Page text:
the japan magazine
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It is remarkable that any Westerner—even so fine a poet as Kenneth Rexroth—could have captured in translation so much of the subtle essence of classic Japanese poetry: the depth of controlled passion, the austere elegance of style, the compressed richness of imagery. The poems are drawn chiefly from the traditional Manyoshu, Kokinshu and Hyakunin Isshu collections, but there are also examplaes of haiku and other later forms. The sound of the Japanese texts i reproduced in Romaji script and the names of the poets in the calligraphy of Ukai Uchiyama. The translator's introduction gives us basic background on the history and nature of Japanese poetry, which is supplemented by notes on the individual poets and an extensive bibliography.
"Few peoples have drawn the 'us' and 'them' line so clearly and maintained it for so long." —From The Jews and the Japanese It is difficult to imagine two more widely different—almost incompatible—societies than those of the Jews and the Japanese: a people spread over the four corners of the world versus a people with an almost uninterrupted history of sovereignty in its own land: geographical heterogeneity versus linguistic and cultural homogeneity; a cosmopolitan experience versus an island mentality; strict religious and moral commandments versus group–based and aesthetically bound values. Yet, there are also surprising analogies between these two peoples. It is this extraordinary combination of similarities and differences that are explored. In The Jews and the Japanese, Professor Shillony describes how these two peoples, both rich in cultural heritage and historical experiences, have interacted with the Christian West, their outstanding achievements and immense tragedies, and their attempts to integrate with the West and its repeated rejection of them.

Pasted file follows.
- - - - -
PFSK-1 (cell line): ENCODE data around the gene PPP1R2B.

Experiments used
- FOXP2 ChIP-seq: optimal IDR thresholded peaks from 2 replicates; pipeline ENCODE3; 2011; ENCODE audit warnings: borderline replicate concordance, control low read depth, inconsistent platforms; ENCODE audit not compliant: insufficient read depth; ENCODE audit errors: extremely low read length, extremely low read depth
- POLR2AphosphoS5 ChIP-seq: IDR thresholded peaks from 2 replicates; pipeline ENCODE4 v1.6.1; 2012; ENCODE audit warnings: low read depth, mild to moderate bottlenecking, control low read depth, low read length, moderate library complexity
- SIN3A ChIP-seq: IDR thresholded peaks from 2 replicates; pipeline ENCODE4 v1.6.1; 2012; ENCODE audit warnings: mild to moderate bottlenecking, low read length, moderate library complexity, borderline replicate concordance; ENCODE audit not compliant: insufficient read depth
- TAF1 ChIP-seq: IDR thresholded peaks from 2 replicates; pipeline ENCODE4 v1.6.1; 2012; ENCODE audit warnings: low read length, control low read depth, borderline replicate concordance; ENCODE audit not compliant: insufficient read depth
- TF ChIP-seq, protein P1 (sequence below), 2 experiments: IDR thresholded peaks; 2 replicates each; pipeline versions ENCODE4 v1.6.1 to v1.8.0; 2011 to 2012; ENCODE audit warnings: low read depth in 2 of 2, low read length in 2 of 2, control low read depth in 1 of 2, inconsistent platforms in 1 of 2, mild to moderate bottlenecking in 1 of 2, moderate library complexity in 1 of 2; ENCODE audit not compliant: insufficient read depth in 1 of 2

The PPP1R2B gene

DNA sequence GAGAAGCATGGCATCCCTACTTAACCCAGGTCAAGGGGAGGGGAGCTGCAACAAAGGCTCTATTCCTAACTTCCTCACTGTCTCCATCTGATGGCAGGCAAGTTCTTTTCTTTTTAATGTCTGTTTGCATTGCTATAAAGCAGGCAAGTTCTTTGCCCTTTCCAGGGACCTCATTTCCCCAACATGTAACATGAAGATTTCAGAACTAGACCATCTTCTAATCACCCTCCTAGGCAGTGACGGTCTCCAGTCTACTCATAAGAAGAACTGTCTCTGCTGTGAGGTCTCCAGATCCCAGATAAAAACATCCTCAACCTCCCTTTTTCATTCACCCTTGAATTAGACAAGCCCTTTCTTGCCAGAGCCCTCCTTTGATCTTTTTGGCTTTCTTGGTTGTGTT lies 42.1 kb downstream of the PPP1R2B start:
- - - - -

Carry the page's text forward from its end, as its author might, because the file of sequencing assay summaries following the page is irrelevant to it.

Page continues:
In Cultural and Theological Reflections on the Japanese Quest for Divinity John J. Keane offers a novel account of Japanese divinity (kami). He applies cultural themes to highlight this quest. Respectful encounters between East and West are encouraged using principles of interreligious dialogue.
The 1860 Nautical Magazine includes articles on Japan, the Panama Railroad, the transatlantic cable, the Haj and a solar eclipse.
The transcripts of the three Kyoto School roundtable discussions of the theme of ‘the standpoint of world history and Japan’ may now be judged to form the key source text of responsible Pacific War revisionism. Published in the pages of Chuo Koron, the influential magazine of enlightened elite Japanese opinion during the twelve months after Pearl Harbor, these subversive discussions involved four of the finest minds of the second generation of the Kyoto School of philosophy. Tainted by controversy and shrouded in conspiratorial mystery, these transcripts were never republished in Japan after the war, and they have never been translated into English except in selective and often highly biased form. David Williams has now produced the first objective, balanced and close interpretative reading of these three discussions in their entirety since 1943. This version of the wartime Kyoto School transcripts is neither a translation nor a paraphrase but a fuller rendering in reader-friendly English that is convincingly faithful to the spirit of the original texts. The result is a masterpiece of interpretation and inter-cultural understanding between the Confucian East and the liberal West. Seventy years after Tojo came to power, these documents of the Japanese resistance to his wartime government and policies exercise a unique claim on students of Japanese history and thought today because of their unrivalled revelatory potential within the vast literature on the Pacific War. The Philosophy of Japanese Wartime Resistance may therefore stand as the most trenchant analysis of the political, philosophic and legal foundations of the place of the Pacific War in modern Japanese history yet to appear in any language.